Efficacy of distance training program for cardiopulmonary resuscitation utilizing smartphone application and home delivery system

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Aim of the study: Community cardiopulmonary resuscitation (CPR) education is important for laypersons. However, during the COVID-19 pandemic, with social distancing, conventional face-to-face CPR training was unavailable. We developed a distance learning CPR training course (HEROS-Remote) using a smartphone application that monitors real-time chest compression quality and a home delivery collection system for mannikins. This study aimed to evaluate the efficacy of the HEROS-Remote course by comparing chest compression quality with that of conventional CPR training. Methods: We applied layperson CPR education with HEROS-Remote and conventional education in Seoul during the COVID-19 pandemic. Both groups underwent a 2-min post-training chest compression test, and we tested non-inferiority. Chest compression depth, rate, complete recoil, and composite chest compression score was measured. Trainees completed a satisfaction survey on CPR education and delivery. The primary outcome was the mean chest compression depth. Results: A total of 180 trainees were enrolled, with 90 assigned to each training group. Chest compression depth of HEROS-Remote training showed non-inferiority to that of conventional training (67.4 vs. 67.8, p = 0.78), as well as composite chest compression score (92.7 vs. 95.5, p = 0.16). The proportions of adequate chest compression depth, chest compression rate, and chest compressions with complete chest recoil were similar in both training sessions. In the HEROS-Remote training, 90% of the trainees were satisfied with CPR training, and 96% were satisfied with the delivery and found it convenient. Conclusion: HEROS-Remote training was non-inferior to conventional CPR training in terms of chest compression quality. Distance learning CPR training using a smartphone application and mannikin delivery had high user satisfaction and was logistically feasible.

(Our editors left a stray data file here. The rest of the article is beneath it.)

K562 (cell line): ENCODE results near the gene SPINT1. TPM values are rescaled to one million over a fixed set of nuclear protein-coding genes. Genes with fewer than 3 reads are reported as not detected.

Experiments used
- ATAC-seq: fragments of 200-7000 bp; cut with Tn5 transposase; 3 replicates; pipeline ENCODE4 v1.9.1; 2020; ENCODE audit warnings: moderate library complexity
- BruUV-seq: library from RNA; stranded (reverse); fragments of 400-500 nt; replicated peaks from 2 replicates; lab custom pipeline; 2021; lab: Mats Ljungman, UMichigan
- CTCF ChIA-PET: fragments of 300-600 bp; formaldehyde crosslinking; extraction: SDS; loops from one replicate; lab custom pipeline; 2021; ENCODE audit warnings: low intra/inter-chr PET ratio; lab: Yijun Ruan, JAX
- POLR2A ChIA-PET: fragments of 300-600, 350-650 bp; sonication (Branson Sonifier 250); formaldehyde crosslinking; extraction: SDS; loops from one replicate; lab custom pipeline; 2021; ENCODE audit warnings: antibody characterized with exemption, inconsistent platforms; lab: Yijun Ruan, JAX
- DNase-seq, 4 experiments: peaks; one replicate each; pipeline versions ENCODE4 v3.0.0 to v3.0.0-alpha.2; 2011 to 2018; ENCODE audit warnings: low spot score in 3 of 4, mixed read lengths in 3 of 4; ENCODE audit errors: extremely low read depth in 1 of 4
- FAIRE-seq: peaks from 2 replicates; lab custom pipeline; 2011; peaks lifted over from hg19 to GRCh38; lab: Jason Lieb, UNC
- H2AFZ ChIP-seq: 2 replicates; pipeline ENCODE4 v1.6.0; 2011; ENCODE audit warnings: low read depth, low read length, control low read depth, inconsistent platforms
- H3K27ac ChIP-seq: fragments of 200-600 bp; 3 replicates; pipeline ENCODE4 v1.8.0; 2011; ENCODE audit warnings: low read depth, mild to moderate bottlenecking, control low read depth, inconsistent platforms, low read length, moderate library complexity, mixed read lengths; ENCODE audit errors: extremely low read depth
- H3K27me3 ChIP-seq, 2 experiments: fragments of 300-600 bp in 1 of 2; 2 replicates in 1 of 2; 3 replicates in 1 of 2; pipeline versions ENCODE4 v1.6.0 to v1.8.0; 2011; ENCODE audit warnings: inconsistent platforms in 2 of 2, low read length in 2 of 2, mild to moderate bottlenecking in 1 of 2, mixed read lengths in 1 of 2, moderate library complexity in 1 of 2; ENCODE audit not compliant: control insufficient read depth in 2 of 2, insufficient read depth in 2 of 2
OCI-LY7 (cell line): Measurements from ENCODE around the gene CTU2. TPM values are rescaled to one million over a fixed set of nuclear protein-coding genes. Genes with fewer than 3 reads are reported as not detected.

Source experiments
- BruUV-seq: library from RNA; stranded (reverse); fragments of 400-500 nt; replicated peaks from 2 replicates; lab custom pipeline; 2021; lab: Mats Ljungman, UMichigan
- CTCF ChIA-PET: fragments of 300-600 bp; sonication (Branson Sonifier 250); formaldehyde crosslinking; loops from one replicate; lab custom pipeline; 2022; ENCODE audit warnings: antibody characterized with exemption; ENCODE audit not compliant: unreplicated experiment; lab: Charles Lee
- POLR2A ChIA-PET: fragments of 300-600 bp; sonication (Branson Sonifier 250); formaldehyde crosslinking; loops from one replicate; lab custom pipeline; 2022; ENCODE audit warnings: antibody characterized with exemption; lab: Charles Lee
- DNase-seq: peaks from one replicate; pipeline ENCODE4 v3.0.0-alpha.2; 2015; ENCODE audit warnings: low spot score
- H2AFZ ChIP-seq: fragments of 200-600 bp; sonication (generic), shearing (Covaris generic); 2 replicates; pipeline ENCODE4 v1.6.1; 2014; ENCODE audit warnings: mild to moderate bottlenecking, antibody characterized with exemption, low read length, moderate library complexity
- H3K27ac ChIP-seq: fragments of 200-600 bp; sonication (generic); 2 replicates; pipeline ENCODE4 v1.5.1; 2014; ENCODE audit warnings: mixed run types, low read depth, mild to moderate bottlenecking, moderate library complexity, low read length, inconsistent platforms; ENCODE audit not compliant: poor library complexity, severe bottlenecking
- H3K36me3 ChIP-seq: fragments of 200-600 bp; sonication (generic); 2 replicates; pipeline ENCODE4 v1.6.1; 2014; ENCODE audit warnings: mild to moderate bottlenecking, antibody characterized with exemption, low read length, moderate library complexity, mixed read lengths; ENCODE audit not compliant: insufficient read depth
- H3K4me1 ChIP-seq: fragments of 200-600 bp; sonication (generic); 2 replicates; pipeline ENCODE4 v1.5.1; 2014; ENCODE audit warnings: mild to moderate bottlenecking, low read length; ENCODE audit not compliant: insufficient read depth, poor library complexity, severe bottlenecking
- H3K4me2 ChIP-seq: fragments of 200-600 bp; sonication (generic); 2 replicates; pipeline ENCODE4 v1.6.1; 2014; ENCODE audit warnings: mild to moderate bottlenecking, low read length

Original languageEnglish
Pages (from-to)67-72
Number of pages6
JournalAmerican Journal of Emergency Medicine
StatePublished - Apr 2023


  • Basic life support
  • COVID-19
  • Cardiopulmonary resuscitation
  • Delivery
  • Distance learning
  • Smartphone application


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